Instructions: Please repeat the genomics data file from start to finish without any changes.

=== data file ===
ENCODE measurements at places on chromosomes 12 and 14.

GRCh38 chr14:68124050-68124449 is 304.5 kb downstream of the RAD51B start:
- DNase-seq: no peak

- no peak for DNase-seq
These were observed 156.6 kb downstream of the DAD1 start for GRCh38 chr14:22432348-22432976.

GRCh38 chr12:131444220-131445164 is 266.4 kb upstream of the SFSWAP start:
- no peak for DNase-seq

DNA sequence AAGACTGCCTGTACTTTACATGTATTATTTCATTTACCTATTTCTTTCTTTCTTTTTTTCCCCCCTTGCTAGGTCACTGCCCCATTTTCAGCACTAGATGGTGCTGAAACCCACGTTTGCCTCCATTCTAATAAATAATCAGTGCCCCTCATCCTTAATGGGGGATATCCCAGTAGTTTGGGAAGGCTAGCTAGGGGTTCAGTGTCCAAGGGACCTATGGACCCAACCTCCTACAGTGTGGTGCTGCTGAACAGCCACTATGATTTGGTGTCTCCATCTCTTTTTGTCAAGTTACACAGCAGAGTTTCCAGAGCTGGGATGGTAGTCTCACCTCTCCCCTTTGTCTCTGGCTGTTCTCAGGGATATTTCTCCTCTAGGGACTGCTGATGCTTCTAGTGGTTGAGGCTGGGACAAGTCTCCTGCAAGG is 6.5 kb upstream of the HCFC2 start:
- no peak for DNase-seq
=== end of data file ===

ENCODE measurements at places on chromosomes 12 and 14.

GRCh38 chr14:68124050-68124449 is 304.5 kb downstream of the RAD51B start:
- DNase-seq: no peak

- no peak for DNase-seq
These were observed 156.6 kb downstream of the DAD1 start for GRCh38 chr14:22432348-22432976.

GRCh38 chr12:131444220-131445164 is 266.4 kb upstream of the SFSWAP start:
- no peak for DNase-seq

DNA sequence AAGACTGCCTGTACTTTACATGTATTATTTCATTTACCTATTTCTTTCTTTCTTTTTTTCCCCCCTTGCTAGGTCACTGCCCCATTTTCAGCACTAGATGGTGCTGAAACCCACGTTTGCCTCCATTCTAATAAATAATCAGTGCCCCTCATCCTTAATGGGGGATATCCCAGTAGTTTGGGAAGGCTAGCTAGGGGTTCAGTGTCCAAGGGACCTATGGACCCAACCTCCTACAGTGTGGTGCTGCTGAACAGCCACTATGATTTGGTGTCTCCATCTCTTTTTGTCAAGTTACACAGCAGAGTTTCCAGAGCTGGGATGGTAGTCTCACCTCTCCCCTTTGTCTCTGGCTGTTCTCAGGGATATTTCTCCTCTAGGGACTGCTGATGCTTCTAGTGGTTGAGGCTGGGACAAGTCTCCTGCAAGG is 6.5 kb upstream of the HCFC2 start:
- no peak for DNase-seq